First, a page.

Monday, 23 April 2012

Drunk and Disorderly

The Easter quarter of 1883 introduced us to the character of Alfred Hirdle.  Alfred was married to Sarah and appeared in court charged with a violent assault on his wife.  She had taken a warrant out against him and in revenge he broke into their house in the early hours of the morning.  He went to his wife’s bedroom and violently hit her about the head with a stick.   He was sentenced to 5 year penal servitude.

Cases of assault appear regularly in the Quarter sessions, but we were curious to see if he was still with his wife at the time of the next census.  A little investigation saw that the couple had only been married approaching 4 years at the time of the attack.  It’s likely his wife knew the type of man she was marrying, as Alfred had been convicted (mostly of drunkenness) over 20 times before they married.  He was only 27.  He was even in trouble on the night of the 1871 census, being listed as a prisoner at Woburn police station.

We did find Sarah in the 1891, living with her mother in Ridgmont and she appears to have continued to have children in these years.  By 1901 she was still with her mother in Ridgmont with her mother, but this time she was described as a widow.   Obviously this meant we wanted to see what had become of Alfred.

A quick bit of Googling brought up the excellent MK Heritage site.  They have a section dedicated to the Fir Tree inn at Woburn Sands, where it appears Alfred Hirdle had become a frequent visitor.  The site talks of another case involving Alfred which was reported in local paper.  Once again it revolved around drunken behaviour.  The article adds an interesting footnote which solves the mystery of what became of Alfred:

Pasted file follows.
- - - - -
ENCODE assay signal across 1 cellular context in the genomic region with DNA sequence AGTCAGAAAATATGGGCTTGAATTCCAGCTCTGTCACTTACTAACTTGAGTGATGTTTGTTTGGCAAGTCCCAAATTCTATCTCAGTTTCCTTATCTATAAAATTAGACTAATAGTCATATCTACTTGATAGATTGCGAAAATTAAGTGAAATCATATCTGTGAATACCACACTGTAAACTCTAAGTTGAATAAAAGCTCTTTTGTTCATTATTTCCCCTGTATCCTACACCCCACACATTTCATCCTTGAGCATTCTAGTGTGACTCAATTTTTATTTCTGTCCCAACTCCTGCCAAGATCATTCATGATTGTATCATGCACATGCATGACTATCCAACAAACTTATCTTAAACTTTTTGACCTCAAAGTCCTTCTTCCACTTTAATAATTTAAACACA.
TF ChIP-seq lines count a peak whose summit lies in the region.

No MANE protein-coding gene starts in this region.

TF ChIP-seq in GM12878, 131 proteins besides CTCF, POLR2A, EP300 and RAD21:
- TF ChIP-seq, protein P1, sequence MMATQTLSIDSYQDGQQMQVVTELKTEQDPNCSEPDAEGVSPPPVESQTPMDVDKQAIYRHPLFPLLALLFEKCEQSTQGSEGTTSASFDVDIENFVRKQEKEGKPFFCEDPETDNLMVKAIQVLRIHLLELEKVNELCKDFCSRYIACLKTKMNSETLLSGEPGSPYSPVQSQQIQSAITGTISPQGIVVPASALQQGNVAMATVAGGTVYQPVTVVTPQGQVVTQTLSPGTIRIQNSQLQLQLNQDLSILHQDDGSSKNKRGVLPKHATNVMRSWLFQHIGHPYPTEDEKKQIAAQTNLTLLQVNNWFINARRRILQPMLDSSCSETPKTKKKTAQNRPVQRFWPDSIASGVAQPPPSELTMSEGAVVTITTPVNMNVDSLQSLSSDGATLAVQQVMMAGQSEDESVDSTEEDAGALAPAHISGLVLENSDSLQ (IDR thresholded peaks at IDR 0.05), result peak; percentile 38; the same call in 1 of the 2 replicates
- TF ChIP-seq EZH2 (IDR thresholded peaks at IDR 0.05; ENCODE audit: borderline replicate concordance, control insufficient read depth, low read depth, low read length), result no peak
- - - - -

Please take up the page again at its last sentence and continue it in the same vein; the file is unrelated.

“Alfred Hirdle eventually passed away, whilst serving a sentence in Bedford Prison in 1900, aged 49. The doctors said cause of death was 'Profound Disturbance of the Brain and Apoplexy'.  Hirdle was infamous in the area, as his total of 59 convictions, mostly for being 'Drunk and Disorderly' bear testimony. Every landlord for miles around must have breathed a quiet sigh of relief!”

(with thanks to


  1. Thank you for the link to my website. Yes, Alfred seems to have been an interesting character . There is also this from 1890...Perhaps it gives the wrong impression to be recounting court case after court case, and I'm sure that far more was happening than drunkenness and bar room fights, but these are the stories which made the local papers and can be traced today. Alfred Hirdle, of Ridgmount, and William Munn of Aspley Guise, were summoned for being drunk and disorderly at The Fir Tree in April 1890. Arguments were made for both side over “a little row” and the magistrate found the testimony so confusing he threw the case out.

    However, the local constabulary came back with fresh evidence and recalled the men in May, much to the defendants’ disgust. William Smith gave evidence that they had been threatening and asked to leave by the landlady, to which Hirdle replied “You were as gay and fresh corned as any of us!” Ralph Collins, Andrew Smith and Thomas Cox gave similar accounts. P.C. Hewitt was asked by the landlord to remove the men from the inn. After the last summons, Hirdle had said that it was the first time he had ‘got off’, and now told the court:

    “…and I have not got off now. I call it scandalous to be dismissed and then brought up again, it is humbugging a man, the charge made against a man should be the first and last. I am shoved about, brought up here, the clever policeman spins a yarn, gets one or two others to spin a yarn, and you do what you like to me.”

  2. Thank you Paul. I love this tale! What a fascinating character Alfred was.

  3. I have done a fair bit of researching on your index this last week, and you will find the first batch of Alfreds convictions listed under the surname HURDLE. There is also one that is him under the name KIRDLE.

    1. Thank you Paul. I'll enjoy having a look at those convictions later today.

    2. He was my great great grandfather!

  4. My name is Jane I don't know why it says unknown!